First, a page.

What to Do After a Car Accident – A Guide From a Lawyer’s Perspective

What to Do After a Car Accident - A Guide From a Lawyer's Perspective

If you can do so without interfering with police or ambulance activity, try to get witnesses’ names, addresses, and phone numbers. Also, do not make comments at the accident scene about how the crash occurred or estimates of speeds involved; these comments may later be used against you in court or by insurance companies.

Hire an Attorney

Keep a file of documents related to the accident, including receipts for a rental car, medical bills, and expenses from time missed at work. If you’re looking to hire a skilled attorney, it’s a good idea to browse through the website of trustworthy law firms. Also, determine if traffic cameras or business security systems captured the accident.

If possible, take pictures of the crash scene and any car damage. It’s important to avoid interfering with the ongoing police investigation. Even innocent statements can be twisted to use against you in court. Exchange information with the other driver, obtaining their name, address, phone number, and insurance policy numbers. Also, ask for the vehicle registration and owner information.

Get Help

First and foremost, make sure that you and any passengers are not hurt. If you are, call 911 immediately.

If you have young children, non-ambulatory elders, or disabled adults with you, be careful not to leave them in the car after a crash. Even if the accident was minor, move your car to the side of the road or a safe place nearby to avoid traffic hazards.

Please exchange insurance and contact details with the other driver involved. It’s always a good idea to have an official police report to give your insurance company later, regardless of who is at fault for the accident.

Call the Police

In most cases involving significant property damage, physical injury, or death, the law requires you to call the police. The police will examine the accident scene, interview witnesses, and write an initial crash report.

While you wait for the police, ask to see the driver’s insurance card and take down information, including their name, address, phone number, insurance company, policy number, license plate number, and vehicle model. Additionally, please gather the names and phone numbers of witnesses who may have been present.

Keep a detailed account of all doctors’ visits, treatments, and tests because these may be relevant for future legal proceedings.

Take Pictures

Photographs of the accident scene can help tell a story. They can also refresh memories at trial. Take as many pictures as possible while the scene is fresh before moving the vehicles.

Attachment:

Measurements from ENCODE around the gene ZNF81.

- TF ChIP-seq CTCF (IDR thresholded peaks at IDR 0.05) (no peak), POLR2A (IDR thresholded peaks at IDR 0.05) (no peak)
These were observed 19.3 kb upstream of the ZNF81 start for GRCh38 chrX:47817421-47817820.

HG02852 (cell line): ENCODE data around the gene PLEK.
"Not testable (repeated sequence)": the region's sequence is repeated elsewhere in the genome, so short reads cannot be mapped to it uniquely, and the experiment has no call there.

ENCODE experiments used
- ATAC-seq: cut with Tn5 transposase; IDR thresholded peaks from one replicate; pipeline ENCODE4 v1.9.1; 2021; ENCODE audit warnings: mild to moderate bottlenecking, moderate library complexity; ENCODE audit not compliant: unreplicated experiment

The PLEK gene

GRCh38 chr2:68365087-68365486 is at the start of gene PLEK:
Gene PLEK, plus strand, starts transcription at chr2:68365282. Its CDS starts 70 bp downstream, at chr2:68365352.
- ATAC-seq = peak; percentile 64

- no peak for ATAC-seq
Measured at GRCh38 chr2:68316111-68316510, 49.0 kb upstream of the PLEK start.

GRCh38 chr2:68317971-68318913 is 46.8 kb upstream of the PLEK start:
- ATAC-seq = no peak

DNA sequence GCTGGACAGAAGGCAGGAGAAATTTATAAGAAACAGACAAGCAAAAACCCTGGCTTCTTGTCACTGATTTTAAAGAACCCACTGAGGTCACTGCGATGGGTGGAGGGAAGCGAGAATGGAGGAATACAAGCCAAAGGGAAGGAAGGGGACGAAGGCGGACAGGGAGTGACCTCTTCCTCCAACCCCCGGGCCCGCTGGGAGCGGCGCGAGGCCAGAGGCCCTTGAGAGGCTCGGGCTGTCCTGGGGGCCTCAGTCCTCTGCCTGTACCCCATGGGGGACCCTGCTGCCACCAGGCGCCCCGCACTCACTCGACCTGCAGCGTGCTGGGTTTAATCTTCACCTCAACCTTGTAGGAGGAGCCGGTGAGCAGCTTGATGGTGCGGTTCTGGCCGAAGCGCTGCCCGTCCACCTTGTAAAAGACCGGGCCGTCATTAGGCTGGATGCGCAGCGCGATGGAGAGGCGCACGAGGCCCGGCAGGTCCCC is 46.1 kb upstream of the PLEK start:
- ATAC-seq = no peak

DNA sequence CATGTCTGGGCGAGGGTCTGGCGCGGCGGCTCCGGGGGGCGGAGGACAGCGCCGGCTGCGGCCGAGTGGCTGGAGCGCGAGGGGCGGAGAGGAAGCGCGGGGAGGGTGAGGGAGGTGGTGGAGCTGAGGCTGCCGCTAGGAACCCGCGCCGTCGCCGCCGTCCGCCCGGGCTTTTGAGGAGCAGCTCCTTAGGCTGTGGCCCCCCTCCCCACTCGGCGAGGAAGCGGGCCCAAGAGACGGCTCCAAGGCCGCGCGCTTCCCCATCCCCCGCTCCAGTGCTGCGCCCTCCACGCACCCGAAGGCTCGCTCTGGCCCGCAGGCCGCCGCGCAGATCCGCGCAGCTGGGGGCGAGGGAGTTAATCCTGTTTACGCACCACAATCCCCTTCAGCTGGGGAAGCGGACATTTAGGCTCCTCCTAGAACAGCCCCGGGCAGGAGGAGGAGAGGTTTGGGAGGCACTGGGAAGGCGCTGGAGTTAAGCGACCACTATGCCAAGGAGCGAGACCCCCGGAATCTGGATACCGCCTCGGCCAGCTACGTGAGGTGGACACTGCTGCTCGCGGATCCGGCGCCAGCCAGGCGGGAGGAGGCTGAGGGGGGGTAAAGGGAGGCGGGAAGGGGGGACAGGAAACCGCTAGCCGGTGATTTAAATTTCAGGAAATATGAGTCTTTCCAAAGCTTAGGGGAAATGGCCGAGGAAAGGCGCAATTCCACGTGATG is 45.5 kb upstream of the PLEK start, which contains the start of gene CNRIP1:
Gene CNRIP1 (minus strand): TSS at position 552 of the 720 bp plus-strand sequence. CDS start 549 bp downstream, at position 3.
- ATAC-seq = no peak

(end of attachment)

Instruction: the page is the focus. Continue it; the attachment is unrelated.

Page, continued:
Try to get close-ups of details and use the zoom function on your camera. This will help insurance investigators, and others re-create the accident scene in court.

Look for skid marks, as they can provide valuable evidence of negligence. Also, note weather conditions and road conditions like ice or snow. This information can dispute claims that bad weather caused the crash.

Exchange Information

While assessing property damage and ensuring everyone’s safety, try to obtain all persons involved in the crash names, addresses, phone numbers, and insurance information. This includes drivers and passengers. Get the vehicle’s year, make, and model. Also, establish whether the driver is the car owner or is a friend borrowing it.

Be sure only to exchange information if you can do so in a safe setting. Some drivers will try to avoid giving this information, which typically means they have something to hide.

Get Medical Attention

Immediately after an accident, check yourself and your passengers for injuries. It is crucial to seek medical attention even if you feel okay.

Typically, police officers will offer to take your vitals and give you a preliminary evaluation. Always heed their advice, as they are trained to determine if you have any injuries that require emergency care.

If you can move your vehicle, do so to the side of the road or shoulder instead of leaving it in the middle of the road. Doing this can help prevent your car from being struck by oncoming traffic. Also, exchange information with the other driver, including their name, address, phone number, insurance company, and policy number.

Contact Your Insurance Company

It is highly recommended that you contact your insurance provider promptly following an accident. Then, they can work with the at-fault party’s insurance company to settle the claim. It’s important to call your insurer even if you think the other driver was at fault because your policy may cover damages such as repair costs and rental car expenses.

Avoid discussing the crash with the other driver, as anything you say could be used against you in court. Also, be careful to refrain from signing any release documents that ask for all types of records – many of which are irrelevant to your case.